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Davis

Davis, California

Friday, December 3, 2021

City plans to make cuts with looming budget crisis

The city of Davis is looking to cut corners to balance its budget for the coming year.

Some city facilities could be cleaned less often due to a reduction in custodial services. Funding for the city attorney will probably be slashed, reducing time for legal analysis. And it may be easier to get away with parking violations as the city discusses eliminating one of its four parking enforcement officers.

The Davis City Council has spent several meetings identifying ways to revolve budget issues for 2009-2010.

On May 26, the city’s preliminary proposed budget was presented, making $3.3 million worth of cuts in the coming year.

TheAll Fundsproposed budget for 2009-2010 totals $121.5 million, a reduction of $11.9 million, or 8.9 percent, from last year. The General Fund has also decreased by $3.2 million from the 2008-2009 year, now totaling $36.9 million.

Around 14 city positions would be cut, most of which are currently vacant. City officials are considering whether to eliminate overtime and services and banking on negotiations with the city’s employee bargaining groups.

The city was hoping to avoid a budget shortfall with major revenue sources like property taxes, but in the last six to eight months the revenue was below what was anticipated.

Federal stimulus money is set to fund bike paths and street rehabilitation through grants and loans. Assistant City Manager Paul Navazio said that the stimulus will help the city short term to avoid cutting and reducing spending, but in the long run structural budget issues will still remain.

“We’re trying to avoid a one-time cost containment,said Navazio.For next year we want to make more specific structural changes to the budget. We really need a sustainable, balanced budget, especially in light of the re-emergence of the state budget fiscal problems.

City Manager Bill Emlen also stated his concern over the city’s budget.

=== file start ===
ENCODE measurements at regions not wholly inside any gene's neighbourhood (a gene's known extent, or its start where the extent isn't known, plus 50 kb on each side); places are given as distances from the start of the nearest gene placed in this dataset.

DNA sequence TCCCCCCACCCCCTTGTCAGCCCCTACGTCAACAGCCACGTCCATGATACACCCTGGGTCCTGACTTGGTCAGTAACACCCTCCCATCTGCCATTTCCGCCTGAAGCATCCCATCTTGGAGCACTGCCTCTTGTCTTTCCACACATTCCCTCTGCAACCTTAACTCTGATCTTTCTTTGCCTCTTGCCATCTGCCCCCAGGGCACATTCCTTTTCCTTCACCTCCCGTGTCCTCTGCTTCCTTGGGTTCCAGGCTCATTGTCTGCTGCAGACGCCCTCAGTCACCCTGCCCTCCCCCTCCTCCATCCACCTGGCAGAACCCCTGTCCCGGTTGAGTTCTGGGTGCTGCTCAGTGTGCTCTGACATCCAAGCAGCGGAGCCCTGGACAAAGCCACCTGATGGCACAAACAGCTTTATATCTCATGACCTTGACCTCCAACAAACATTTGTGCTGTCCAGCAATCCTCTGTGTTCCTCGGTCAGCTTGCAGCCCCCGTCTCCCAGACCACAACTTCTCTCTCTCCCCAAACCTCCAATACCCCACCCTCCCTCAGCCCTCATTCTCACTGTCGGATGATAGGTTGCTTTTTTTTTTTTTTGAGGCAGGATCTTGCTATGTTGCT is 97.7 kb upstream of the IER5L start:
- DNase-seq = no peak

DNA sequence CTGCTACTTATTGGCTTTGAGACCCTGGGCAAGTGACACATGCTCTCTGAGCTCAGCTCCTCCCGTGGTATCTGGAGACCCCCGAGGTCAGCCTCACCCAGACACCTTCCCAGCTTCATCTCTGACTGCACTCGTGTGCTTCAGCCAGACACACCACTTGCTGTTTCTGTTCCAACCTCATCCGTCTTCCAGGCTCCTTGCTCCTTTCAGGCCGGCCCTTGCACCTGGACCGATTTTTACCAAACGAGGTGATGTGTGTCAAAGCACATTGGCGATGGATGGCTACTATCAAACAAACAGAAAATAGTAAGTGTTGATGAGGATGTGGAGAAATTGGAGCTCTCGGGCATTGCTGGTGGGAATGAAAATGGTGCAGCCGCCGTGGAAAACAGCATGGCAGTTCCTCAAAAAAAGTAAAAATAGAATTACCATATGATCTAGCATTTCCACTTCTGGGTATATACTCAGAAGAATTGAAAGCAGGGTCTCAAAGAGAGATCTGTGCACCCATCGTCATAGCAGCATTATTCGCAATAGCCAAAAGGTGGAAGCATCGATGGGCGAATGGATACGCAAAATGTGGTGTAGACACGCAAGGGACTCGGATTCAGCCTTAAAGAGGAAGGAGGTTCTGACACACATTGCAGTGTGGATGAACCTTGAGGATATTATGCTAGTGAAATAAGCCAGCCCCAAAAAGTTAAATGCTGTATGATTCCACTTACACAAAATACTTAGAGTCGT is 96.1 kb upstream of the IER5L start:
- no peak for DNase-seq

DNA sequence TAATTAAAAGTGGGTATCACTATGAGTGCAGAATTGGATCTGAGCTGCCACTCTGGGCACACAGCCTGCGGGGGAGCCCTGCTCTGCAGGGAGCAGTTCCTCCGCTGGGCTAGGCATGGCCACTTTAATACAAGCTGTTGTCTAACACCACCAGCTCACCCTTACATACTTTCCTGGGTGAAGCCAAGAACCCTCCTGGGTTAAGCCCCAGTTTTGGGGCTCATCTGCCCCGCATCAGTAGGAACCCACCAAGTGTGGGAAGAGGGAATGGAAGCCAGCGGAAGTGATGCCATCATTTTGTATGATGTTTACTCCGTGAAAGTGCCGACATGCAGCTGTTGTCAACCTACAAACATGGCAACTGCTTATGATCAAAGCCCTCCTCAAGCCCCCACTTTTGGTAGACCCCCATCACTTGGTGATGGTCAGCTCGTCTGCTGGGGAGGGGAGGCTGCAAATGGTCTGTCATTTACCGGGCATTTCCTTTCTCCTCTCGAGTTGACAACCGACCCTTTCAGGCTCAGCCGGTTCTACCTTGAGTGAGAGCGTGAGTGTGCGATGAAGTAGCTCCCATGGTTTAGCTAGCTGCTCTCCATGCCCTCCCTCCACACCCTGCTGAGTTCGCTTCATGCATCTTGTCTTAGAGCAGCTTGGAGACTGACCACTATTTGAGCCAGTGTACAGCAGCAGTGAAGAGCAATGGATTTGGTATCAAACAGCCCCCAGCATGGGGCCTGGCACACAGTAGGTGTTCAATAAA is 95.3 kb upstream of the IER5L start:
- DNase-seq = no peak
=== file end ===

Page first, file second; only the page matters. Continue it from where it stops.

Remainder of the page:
“This year’s budget is challenging, and not just because of the reductions we must make now to present a balanced budget to City Council,Emlen said in an e-mail.There is still much uncertainty economically, and this has forced us to significantly downgrade revenue projections. We are still trying to gauge how low to go with our revenue forecasts, particularly with regards to sales and property taxes. We have had to add a number of contingencies to our budget to account for the unusual uncertainties that exist this year.

Emlen did stress that Davis is not alone in its uncertain budget situation.

“We have been fortunate that our reductions to date are generally modest compared to what is being experienced in nearby cities and counties,Emlen said.At the same time, we recognize that additional reductions could become necessary should economic conditions deteriorate further and we have begun evaluating further structural and service level changes to the city organization should they become necessary.

Assistant city manager Navazio believes citizens are already well informed about the budget situation, yet he says that the City Council is still striving to make sure the public is able to have a dialogue with the council before is implemented and approved.

Mayor Ruth Asmundson raised other concerns about the budget. There could perhaps an additional $1.3M if the state borrows 8 [percent] of the city’s share of property tax,Asmundson said in an e-mail.The hope is for the council to be able to approve its budget at the June 23 city council meeting. It’s a difficult problem to solve but Davis is not alone in this situation.

The state itself faces a $23 to $25 billion budget shortfall for the coming year.

 

ANGELA SWARTZ can be reached city@theaggie.org.

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